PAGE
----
Taxes have certainly been hogging the news lately, especially in light of the recent changes that were implemented for 2018. But before we focus our attention toward the current year's taxes, let's not forget the little matter of tackling our 2017 returns. As you're probably aware, those returns are due in mid-April, though their exact due date might surprise you.

Without further ado, the deadline to file a return for the 2017 tax year is April 17, 2018. Why not April 15, as usual? Because when the 15th falls on a Sunday, the due date for returns is pushed to the following Monday. But since that Monday is Emancipation Day, a legal holiday in Washington, D.C., the rest of the country gets an extra 24 hours of leeway.

That said, the IRS will begin accepting returns as early as January 29, so it pays to get your taxes in ahead of schedule. Doing so will help you avoid late-payment penalties if you owe money, and will also push up your refund date if the IRS owes you a chunk of cash.

Analog clock that says tax time

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Get a head start on your 2017 taxes

Each year, countless tax filers wait until the very last minute to start tackling their returns -- so don't be one of them this time around. Now that you're aware of the April 17 deadline, you can take steps to gather your paperwork and receipts so that you're prepared to file your return ahead of schedule.

What sort of information will you need to file your taxes? If you're a salaried worker, you'll need your W-2, which summarizes your wages and tax payments for the year. If you're self-employed, you'll need a 1099 from each company you worked for. Keep in mind that the requirement to issue a 1099 is waived for earnings under $600, so if you did small projects for a number of clients, you may not get anything in the mail -- but you're still obligated to report those earnings, nonetheless.

In addition to the aforementioned forms, it also pays to gather information on the following well in advance of the April 17 deadline:

  • Interest income, dividend income, or capital gains you received in 2017.
  • Mortgage interest you paid last year.
  • Retirement plan contributions you made.
  • Healthcare costs you incurred.
  • Money or goods you donated to charity.
  • Childcare expenses you paid.

Whether you choose to itemize or claim the standard deduction on your 2017 taxes, you'll need to report all investment income on your return. Furthermore, most of the above-listed data will be essential if you're looking to itemize, so the more time you give yourself to compile it, the easier it will be to file your taxes.

Don't procrastinate

Though April 17 might seem pretty far away, the tax-filing deadline has a way of sneaking up on people. And that could hurt you in a number of ways.

First, if you don't leave yourself enough time to complete your return, you risk submitting one laden with errors. If this happens, your return might get audited, or outright rejected, and neither scenario is what you want.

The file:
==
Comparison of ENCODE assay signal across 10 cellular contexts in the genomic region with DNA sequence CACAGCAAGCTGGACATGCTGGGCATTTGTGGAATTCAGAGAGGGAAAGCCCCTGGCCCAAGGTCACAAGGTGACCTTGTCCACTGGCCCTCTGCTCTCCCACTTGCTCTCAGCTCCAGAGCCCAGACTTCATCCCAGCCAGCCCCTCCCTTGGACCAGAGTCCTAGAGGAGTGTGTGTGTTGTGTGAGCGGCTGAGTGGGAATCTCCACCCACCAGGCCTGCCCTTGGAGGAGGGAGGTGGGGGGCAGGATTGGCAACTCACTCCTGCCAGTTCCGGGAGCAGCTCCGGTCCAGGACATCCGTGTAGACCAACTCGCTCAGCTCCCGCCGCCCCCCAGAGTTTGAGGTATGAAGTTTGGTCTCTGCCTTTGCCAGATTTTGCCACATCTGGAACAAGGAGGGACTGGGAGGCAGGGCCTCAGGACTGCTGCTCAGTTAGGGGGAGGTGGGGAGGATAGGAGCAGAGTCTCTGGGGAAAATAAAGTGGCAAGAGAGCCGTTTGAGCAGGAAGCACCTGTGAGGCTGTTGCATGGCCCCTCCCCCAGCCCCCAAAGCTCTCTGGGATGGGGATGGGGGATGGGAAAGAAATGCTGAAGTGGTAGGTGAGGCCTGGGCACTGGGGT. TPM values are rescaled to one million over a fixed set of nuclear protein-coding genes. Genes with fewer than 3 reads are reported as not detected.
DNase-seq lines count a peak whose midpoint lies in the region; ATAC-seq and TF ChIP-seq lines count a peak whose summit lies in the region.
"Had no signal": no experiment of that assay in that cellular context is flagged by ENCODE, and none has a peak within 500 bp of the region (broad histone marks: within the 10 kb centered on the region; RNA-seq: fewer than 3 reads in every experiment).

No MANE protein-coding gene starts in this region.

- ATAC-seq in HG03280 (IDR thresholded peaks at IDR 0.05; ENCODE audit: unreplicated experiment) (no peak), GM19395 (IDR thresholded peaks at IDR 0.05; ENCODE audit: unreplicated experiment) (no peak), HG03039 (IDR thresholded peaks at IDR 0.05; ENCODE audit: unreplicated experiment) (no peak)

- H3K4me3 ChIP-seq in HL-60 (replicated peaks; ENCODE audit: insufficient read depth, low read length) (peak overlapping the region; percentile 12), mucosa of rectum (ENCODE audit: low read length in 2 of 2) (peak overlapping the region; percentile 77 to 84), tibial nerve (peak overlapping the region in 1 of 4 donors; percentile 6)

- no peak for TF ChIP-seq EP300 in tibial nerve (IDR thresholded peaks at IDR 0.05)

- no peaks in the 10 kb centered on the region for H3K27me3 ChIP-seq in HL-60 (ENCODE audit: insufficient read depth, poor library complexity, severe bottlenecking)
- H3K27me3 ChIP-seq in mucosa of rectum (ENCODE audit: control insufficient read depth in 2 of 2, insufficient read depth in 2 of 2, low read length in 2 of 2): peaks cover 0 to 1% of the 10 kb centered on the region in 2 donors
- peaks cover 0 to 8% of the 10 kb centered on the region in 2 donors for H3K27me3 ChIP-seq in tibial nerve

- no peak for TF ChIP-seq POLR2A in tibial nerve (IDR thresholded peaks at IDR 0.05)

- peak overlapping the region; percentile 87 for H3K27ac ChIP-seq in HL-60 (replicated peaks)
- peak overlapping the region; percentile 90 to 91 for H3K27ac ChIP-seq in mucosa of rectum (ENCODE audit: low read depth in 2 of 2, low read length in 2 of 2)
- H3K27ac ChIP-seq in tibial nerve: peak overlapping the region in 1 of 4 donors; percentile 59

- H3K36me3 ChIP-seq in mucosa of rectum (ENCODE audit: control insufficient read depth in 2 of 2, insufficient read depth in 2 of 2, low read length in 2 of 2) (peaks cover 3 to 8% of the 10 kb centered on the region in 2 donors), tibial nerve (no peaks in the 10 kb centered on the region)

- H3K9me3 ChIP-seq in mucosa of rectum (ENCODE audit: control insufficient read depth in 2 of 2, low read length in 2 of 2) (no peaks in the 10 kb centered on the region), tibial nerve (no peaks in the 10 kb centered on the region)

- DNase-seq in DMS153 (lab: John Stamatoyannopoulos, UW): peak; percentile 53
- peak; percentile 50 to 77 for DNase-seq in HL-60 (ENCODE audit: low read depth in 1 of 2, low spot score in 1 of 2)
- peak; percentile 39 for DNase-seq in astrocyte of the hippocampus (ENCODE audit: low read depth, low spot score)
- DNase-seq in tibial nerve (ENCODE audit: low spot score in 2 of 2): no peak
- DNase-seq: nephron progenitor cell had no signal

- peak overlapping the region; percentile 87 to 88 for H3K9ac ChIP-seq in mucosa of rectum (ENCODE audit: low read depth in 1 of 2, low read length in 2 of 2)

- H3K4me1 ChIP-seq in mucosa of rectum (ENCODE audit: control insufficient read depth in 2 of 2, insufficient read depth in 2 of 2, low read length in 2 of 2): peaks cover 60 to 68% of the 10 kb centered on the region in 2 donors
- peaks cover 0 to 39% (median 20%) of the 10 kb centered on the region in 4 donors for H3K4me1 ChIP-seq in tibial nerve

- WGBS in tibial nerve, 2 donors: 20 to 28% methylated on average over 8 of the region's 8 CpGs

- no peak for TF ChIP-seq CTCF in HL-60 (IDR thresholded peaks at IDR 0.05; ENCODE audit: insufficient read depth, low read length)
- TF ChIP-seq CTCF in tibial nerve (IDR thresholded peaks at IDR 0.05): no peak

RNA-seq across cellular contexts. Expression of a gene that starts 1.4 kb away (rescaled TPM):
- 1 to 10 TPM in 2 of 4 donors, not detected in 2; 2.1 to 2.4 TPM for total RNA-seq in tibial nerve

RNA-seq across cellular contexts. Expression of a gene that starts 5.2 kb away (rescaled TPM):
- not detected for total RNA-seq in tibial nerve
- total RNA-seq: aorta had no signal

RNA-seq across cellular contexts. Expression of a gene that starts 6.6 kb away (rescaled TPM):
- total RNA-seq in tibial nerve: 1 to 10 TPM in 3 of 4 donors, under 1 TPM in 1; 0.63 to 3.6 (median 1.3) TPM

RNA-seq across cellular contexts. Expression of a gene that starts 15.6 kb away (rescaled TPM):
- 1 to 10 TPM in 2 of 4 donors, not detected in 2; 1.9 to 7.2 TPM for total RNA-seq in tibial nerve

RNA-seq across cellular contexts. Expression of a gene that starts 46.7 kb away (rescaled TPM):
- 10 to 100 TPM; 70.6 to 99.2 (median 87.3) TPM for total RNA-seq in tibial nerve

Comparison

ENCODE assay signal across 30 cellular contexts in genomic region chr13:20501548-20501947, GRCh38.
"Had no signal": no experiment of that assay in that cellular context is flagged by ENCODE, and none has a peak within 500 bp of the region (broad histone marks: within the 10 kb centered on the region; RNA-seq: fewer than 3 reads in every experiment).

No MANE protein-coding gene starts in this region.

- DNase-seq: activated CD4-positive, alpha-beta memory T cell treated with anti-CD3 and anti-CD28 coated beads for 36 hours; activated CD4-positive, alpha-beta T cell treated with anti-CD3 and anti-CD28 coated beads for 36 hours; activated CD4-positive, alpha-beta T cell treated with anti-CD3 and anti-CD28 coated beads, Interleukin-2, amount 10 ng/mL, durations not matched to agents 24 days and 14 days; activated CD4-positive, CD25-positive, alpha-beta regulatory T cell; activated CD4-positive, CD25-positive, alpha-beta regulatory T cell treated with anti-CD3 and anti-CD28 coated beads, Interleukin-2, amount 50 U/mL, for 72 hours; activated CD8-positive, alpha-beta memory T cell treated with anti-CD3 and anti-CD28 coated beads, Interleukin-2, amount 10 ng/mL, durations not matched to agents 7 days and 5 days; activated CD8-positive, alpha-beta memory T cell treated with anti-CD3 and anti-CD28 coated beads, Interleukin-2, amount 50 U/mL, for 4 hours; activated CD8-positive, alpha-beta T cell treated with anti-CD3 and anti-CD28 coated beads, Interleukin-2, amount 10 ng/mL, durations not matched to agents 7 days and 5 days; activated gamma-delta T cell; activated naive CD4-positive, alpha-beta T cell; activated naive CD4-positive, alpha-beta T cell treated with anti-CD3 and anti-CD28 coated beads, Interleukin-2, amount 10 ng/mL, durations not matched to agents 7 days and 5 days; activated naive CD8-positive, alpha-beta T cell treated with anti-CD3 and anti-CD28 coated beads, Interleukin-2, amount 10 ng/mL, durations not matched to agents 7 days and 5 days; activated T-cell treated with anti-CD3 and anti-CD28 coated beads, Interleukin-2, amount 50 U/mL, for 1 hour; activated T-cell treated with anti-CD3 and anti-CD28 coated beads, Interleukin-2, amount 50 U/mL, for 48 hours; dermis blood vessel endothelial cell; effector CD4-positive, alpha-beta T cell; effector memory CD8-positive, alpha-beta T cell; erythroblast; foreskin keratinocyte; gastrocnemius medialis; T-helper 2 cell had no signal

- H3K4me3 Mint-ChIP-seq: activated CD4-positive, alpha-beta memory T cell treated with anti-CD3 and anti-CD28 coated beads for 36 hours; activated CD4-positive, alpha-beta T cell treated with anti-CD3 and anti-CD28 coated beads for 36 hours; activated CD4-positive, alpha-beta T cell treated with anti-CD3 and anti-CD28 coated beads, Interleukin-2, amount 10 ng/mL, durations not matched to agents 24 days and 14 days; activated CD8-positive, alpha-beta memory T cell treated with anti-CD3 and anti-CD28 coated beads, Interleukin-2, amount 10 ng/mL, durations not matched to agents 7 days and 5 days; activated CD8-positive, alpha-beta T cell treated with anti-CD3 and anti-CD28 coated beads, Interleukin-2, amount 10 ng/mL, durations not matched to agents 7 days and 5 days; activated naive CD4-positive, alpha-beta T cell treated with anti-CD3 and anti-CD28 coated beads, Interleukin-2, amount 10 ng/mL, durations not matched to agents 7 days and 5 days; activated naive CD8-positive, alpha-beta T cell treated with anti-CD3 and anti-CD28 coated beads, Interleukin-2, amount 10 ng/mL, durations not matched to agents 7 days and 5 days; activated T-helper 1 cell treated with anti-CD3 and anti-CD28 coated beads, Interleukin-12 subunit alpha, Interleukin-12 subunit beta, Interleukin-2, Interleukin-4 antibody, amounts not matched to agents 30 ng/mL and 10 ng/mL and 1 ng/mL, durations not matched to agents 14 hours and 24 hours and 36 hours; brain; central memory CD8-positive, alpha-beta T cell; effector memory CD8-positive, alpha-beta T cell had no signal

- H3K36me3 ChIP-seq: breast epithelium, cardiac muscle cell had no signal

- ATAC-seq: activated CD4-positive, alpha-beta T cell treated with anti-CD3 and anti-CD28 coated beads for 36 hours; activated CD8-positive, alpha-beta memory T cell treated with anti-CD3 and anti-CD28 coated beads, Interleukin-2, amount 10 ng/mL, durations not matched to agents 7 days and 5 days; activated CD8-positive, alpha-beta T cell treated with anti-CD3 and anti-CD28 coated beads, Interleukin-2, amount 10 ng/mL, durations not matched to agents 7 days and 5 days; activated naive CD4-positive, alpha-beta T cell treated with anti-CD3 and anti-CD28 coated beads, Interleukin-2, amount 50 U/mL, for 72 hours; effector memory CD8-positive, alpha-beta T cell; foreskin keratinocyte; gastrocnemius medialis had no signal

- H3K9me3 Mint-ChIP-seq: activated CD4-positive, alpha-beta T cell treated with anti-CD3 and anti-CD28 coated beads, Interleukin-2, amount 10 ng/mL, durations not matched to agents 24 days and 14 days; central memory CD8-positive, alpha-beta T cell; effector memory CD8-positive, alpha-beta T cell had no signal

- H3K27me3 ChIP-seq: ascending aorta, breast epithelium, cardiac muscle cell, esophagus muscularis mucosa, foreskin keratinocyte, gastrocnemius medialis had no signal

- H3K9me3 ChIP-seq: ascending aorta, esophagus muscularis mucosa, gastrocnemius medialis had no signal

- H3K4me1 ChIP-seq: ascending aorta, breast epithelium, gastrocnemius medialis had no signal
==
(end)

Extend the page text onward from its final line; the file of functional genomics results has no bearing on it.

Furthermore, if you find that you've underpaid your taxes for 2017, and therefore owe the IRS money, you could end up scrambling to come up with that cash if you wait until the last minute. Imagine you complete your return and realize you're staring at a $1,200 tax bill. If you come upon that information on or around April 17 and don't have the money in savings to cover that obligation, you'll face late-payment penalties that can quickly add up. On the other hand, if you realize in, say, mid-February that you're looking at an underpayment, you'll have two solid months to scrounge up that cash, whether in the form of taking on extra shifts at work, or signing up for some freelance projects to cover your shortfall.

Another good reason not to procrastinate? If you're due a refund, waiting until the last minute will only delay your cash. The IRS expects most refunds to go out within three weeks of receiving returns, provided you file electronically. Signing up for direct deposit could further expedite the process. This means that, in theory, you could be looking at your refund as early as February if you really get moving on your taxes. Wait until April 17, and you're more likely to get your cash in May.

That said, if you're claiming the Earned Income Tax Credit (EITC) or Additional Child Tax Credit on your return, the soonest you can expect your refund is late February. That's because the IRS is required to withhold refunds associated with these credits due to high levels of related fraud. But otherwise, the sooner you file, the sooner you can expect your cash.

Don't miss the boat

If, despite knowing the tax-filing deadline well in advance, you still find yourself unprepared come April 17 of this year, you have the option to request a tax extension, which will buy you an extra six months to complete your return. An extension, however, won't give you additional time to pay your tax bill if you owe money, so at the very least, you should have a rough estimate of what your return is going to look like by the time April 17 rolls around.

One final thing: Missing the April 17 deadline won't just subject you to a late-filing penalty, but will also needlessly drag out the already-stressful process of filing a return in the first place. You're better off getting your taxes over with in time and moving on with your life.

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